LADIES AND GENTLEMEN
OF THE JURY:
The Ray Gricar Disappearance
~~J. Karen Arnold
“It is not the function of our government to keep the citizen from falling into error; it is the function of the citizen to keep the government from falling into error.”
--US Supreme Court Justice Robert H. Jackson (1950)
The lesson of nineteen years of presenting cases to Centre County juries is that ordinary citizens, given clearly-presented information, in virtually every case reach a reasonable, well-thought-out result. By the time of trial, both sides tended to have attitudes 'set in cement' as to what happened and what was important. Juries invariably found new perspectives that neither side had envisioned. I believe that the Ray Gricar disappearance badly needs that kind of objective public attention. "Fresh eyes" not of another government reviewer, looking at the opinions and theories of those who came before, but of ordinary citizens filling much the same role that jurors fill at trial. The disappearance of an elected official during his term of office is no one's 'private' affair. I hope that this site will encourage my fellow citizens to 'step up to the plate'.
The Centre County public in the matter of Ray's disappearance has been given little information, and much of what has been given is patently inconsistent with common sense. The duty of public accountability by agencies and officials who have that duty has been nowhere in evidence. Last fall's censorship of local media--requiring they have any questions pre-submitted and approved before they could be uttered at what purported to be a public news conference--was simply the most extreme example. If we as individual citizens do not require accountability, certainly no one else is going to. The duties of citizenship are not delegable.
Both during my campaign in 2005 and a dozen or so times since my discharge in January, 2006, I have been asked by various local media to comment on what I recall of the time surrounding Ray's disappearance and upon matters raised since then. Apart from my brief observations on the CDT's online site in April, 2006, I have declined. I believed then, and still do, that what is needed is not a 'sound-bite' from an employee/former employee on some tangential aspect of the investigation, but a sustained, genuine and fervent commitment by local media, and by the public, to explore and challenge every aspect of the way the disappearance has been handled, virtually from the first day. To ask hard if impolitic questions, to resist censorship in any form and to any degree, and to demand responsive, open, plausible answers offered publicly and in a timely fashion.
Rev. King once observed, "In the end, we will remember not the words of our enemies, but the silence of our friends." I have thought of this often in the past few months as I've wrestled with the decision to offer this site. Because for whatever notoriety it may potentially generate, I have no ultimate answers to provide. My own observations and questions have no more importance than those of my fellow citizens. But I believe it's well past time that the voices of those fellow citizens be raised and heard in the matter. There are many places in the world where a judge, prosecutor or other elected official can simply 'disappear' without explanation or accountability. If that is to happen in our own country, it is to be hoped that Centre County will not provide the first example.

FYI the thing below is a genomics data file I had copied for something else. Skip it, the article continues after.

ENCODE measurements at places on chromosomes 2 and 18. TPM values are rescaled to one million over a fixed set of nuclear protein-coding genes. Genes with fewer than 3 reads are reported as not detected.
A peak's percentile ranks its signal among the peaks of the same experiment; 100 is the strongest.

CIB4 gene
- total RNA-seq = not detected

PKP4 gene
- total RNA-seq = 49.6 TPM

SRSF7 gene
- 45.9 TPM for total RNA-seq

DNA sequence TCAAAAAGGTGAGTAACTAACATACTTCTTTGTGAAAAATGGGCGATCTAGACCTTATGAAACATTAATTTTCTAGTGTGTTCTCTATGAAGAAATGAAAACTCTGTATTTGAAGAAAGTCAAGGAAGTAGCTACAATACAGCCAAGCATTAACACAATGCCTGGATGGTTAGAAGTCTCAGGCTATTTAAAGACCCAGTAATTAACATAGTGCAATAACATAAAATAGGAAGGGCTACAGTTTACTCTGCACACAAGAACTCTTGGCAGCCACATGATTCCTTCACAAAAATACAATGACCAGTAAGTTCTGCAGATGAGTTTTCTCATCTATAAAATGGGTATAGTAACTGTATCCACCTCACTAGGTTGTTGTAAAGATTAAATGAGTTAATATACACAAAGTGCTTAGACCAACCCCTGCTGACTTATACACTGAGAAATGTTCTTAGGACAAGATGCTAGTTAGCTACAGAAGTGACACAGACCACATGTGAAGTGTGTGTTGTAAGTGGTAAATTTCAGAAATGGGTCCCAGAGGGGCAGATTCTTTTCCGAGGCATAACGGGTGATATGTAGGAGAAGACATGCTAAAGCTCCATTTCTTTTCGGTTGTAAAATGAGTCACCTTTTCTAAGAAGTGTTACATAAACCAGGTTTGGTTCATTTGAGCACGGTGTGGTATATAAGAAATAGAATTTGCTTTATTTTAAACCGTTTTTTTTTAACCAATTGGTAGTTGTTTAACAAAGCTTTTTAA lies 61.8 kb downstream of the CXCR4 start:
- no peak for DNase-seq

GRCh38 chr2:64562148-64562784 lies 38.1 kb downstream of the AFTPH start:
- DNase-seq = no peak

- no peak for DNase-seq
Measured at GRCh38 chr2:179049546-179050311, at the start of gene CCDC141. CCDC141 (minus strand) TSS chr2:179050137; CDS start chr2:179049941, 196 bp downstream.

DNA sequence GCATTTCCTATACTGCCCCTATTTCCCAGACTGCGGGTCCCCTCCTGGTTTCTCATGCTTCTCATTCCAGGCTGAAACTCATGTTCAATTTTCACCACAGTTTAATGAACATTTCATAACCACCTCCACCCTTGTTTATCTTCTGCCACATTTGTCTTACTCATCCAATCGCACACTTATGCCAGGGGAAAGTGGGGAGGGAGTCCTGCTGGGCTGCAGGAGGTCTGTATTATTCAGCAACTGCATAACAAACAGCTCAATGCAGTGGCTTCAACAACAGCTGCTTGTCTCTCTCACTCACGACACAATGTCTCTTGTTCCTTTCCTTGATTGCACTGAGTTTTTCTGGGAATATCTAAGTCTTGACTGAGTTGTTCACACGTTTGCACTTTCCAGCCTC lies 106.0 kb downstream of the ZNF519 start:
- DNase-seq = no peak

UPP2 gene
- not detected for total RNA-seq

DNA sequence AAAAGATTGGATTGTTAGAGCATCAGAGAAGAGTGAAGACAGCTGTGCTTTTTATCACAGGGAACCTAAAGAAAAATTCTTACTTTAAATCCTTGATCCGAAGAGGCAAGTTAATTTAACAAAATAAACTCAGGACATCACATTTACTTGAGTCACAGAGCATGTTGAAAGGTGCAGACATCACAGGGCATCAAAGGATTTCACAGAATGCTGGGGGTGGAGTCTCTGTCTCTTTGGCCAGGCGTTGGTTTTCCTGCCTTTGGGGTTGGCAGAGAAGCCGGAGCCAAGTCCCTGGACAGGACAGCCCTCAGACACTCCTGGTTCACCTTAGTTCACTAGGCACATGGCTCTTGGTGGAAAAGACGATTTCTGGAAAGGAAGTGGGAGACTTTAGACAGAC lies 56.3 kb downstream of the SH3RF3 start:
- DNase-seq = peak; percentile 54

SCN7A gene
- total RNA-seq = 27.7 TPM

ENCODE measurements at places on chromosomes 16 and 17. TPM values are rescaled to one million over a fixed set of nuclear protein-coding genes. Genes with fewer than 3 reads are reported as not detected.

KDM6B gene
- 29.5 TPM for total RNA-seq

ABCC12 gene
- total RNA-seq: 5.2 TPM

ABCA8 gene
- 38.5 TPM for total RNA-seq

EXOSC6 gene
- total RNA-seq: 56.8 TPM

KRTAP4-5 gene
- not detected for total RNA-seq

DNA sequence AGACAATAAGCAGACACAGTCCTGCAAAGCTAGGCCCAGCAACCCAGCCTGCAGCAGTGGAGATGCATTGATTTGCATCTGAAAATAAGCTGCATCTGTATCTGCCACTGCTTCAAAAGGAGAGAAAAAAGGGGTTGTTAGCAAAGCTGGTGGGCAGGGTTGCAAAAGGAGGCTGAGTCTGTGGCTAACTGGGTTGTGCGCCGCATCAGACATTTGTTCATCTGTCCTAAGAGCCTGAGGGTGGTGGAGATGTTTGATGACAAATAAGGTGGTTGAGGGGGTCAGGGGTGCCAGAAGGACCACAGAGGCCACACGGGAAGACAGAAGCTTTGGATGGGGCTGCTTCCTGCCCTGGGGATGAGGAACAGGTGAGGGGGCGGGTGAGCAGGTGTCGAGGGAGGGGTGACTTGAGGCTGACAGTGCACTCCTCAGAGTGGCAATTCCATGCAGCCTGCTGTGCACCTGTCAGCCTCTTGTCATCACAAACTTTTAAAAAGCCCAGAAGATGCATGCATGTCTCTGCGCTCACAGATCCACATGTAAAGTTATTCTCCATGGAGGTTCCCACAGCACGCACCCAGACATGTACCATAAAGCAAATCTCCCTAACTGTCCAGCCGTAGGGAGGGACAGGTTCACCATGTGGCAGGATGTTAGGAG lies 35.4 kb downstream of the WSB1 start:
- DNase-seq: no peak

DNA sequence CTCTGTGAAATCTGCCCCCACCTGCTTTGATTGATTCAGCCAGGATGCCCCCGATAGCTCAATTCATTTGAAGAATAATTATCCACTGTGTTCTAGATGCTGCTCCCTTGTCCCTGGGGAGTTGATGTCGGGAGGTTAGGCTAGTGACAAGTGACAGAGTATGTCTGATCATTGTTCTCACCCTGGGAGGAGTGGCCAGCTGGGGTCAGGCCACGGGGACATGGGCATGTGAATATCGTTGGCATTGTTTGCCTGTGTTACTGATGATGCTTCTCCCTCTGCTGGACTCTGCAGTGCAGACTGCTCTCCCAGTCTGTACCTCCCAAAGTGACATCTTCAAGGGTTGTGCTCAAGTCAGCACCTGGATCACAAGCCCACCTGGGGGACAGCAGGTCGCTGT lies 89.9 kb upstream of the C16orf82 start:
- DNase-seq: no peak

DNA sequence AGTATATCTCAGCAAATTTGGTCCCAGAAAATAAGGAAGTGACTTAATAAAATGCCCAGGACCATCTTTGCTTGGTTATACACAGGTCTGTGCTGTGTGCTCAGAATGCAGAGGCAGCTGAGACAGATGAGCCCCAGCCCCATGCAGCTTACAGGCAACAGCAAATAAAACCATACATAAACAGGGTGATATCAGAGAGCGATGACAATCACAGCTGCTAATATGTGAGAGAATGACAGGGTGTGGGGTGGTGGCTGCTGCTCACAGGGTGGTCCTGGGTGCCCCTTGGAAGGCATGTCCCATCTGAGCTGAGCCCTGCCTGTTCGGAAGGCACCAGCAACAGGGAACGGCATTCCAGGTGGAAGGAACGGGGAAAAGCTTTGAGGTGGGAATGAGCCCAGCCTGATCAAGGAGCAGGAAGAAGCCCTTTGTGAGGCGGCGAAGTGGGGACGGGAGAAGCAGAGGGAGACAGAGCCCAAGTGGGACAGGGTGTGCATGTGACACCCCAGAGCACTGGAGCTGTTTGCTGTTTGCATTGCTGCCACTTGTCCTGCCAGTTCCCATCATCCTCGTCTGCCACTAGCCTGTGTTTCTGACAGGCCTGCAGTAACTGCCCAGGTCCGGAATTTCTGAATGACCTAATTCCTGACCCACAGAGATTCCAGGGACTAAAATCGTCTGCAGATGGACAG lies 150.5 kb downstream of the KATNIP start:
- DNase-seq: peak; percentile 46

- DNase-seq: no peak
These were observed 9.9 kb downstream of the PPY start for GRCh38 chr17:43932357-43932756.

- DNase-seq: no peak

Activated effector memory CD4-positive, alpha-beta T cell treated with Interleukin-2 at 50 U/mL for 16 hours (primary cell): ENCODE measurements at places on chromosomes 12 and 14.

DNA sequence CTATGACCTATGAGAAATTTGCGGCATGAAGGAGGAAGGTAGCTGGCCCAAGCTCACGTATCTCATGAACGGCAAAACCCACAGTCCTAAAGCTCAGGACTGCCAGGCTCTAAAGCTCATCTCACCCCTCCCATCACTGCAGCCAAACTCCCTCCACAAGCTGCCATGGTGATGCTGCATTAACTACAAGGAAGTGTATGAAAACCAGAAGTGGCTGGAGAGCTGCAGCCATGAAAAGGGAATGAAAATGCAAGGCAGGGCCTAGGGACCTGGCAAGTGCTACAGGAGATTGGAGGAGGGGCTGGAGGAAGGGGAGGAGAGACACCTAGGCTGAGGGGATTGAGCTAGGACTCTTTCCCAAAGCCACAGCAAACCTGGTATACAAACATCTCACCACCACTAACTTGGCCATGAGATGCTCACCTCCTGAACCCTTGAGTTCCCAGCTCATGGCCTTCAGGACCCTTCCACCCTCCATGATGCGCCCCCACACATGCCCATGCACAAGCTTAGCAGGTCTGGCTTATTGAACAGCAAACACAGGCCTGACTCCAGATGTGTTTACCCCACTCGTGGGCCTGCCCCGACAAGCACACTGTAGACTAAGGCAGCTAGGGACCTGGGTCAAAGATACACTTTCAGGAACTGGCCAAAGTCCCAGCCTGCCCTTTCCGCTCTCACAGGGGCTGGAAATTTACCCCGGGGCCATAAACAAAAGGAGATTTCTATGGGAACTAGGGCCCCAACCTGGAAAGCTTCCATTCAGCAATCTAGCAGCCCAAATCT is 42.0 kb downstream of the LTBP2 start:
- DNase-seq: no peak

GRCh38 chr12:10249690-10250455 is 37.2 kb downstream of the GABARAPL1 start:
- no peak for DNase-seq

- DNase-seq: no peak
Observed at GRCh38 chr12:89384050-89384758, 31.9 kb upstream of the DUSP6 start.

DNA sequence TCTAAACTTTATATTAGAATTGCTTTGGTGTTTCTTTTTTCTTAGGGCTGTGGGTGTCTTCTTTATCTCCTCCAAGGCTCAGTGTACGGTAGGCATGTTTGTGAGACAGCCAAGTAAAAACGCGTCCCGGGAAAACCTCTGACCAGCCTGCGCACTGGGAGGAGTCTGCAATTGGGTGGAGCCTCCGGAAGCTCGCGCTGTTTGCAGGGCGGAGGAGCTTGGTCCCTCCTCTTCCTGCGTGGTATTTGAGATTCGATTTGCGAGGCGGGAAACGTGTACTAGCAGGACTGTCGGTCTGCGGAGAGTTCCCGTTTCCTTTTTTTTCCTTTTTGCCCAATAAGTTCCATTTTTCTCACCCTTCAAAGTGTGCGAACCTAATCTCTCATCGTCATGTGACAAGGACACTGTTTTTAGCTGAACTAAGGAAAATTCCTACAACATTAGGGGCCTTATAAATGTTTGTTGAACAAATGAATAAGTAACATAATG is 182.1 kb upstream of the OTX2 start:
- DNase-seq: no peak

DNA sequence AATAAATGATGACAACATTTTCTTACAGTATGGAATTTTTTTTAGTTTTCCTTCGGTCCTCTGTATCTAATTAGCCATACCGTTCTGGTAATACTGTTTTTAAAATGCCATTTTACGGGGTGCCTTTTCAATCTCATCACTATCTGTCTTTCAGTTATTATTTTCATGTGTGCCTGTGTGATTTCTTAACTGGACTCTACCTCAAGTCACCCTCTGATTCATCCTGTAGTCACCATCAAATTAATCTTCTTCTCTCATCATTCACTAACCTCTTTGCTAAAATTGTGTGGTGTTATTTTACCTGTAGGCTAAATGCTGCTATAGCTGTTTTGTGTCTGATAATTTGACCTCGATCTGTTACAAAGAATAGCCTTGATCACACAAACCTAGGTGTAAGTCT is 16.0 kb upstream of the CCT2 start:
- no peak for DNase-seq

It is for all of these reasons that this site is offered.
Because this site is lengthy, I've included a brief snyopsis in Part D below as an aid in pinpointing areas of interest for those who choose not to read the entire site verbatim, at least initially. However, I hope that you will eventually return to do so. Part of the reason for the site's length is that it has always seemed to me that there is no available single source from which one can get an overview of the situation, only periodic reiteration of some of the 'high points' that were discussed early on.
Most of what is discussed here has been referenced in news conferences, media articles and a significant volume of online forum discussion over the past two years. Where something offered is fundamentally my own opinion, I trust that that will always be apparent. Like any other jurors, you arenot being asked to accept arguments at face value, nor necessarily to accept them at all, simply to consider them along with all else that you deem to be of value in drawing your own conclusions.
I have tried to include matters which are fundamentally objective in nature, and where opinion is offered, to state the specific reasons for that opinion. And by the same token I have tried to exclude information provided by others, other than where the source is noted, matters I cannot verify, things which are subject to more than one reasonable interpretation as to whether they are related to the disappearance, and those which are so subjectively-based on my professional acquaintance with Ray over almost 20 years that they might not bear the same significance for the general reader.